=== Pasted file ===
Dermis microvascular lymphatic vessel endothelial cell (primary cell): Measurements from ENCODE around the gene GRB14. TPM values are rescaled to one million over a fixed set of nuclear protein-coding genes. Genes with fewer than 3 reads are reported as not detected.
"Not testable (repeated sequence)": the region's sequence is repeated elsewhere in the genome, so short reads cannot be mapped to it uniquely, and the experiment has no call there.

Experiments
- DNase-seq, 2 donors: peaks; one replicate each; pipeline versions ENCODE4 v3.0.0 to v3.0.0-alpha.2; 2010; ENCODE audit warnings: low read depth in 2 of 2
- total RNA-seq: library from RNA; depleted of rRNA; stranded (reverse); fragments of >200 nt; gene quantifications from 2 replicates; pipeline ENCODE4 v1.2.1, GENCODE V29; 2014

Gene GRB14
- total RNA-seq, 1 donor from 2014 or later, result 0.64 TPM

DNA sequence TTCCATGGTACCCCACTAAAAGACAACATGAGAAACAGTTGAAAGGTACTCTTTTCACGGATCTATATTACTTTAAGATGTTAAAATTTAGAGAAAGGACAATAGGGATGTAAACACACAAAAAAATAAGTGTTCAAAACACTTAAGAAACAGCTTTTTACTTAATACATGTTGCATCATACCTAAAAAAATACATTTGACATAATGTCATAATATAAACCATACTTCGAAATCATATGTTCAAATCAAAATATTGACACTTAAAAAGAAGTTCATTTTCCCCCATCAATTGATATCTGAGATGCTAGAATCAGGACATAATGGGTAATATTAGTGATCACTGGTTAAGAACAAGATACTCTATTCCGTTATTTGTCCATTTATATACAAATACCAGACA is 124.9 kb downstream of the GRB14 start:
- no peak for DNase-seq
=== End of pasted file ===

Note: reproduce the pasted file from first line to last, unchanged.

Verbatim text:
Dermis microvascular lymphatic vessel endothelial cell (primary cell): Measurements from ENCODE around the gene GRB14. TPM values are rescaled to one million over a fixed set of nuclear protein-coding genes. Genes with fewer than 3 reads are reported as not detected.
"Not testable (repeated sequence)": the region's sequence is repeated elsewhere in the genome, so short reads cannot be mapped to it uniquely, and the experiment has no call there.

Experiments
- DNase-seq, 2 donors: peaks; one replicate each; pipeline versions ENCODE4 v3.0.0 to v3.0.0-alpha.2; 2010; ENCODE audit warnings: low read depth in 2 of 2
- total RNA-seq: library from RNA; depleted of rRNA; stranded (reverse); fragments of >200 nt; gene quantifications from 2 replicates; pipeline ENCODE4 v1.2.1, GENCODE V29; 2014

Gene GRB14
- total RNA-seq, 1 donor from 2014 or later, result 0.64 TPM

DNA sequence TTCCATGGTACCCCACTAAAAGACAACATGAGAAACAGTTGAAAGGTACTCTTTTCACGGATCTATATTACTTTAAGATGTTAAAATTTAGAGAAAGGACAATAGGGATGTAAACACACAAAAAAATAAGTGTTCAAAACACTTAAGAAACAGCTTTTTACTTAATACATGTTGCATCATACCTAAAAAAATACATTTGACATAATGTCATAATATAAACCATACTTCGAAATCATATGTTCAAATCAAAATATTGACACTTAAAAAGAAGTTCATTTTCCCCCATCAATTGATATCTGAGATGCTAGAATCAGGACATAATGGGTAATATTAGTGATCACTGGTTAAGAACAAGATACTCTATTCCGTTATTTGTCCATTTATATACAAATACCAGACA is 124.9 kb downstream of the GRB14 start:
- no peak for DNase-seq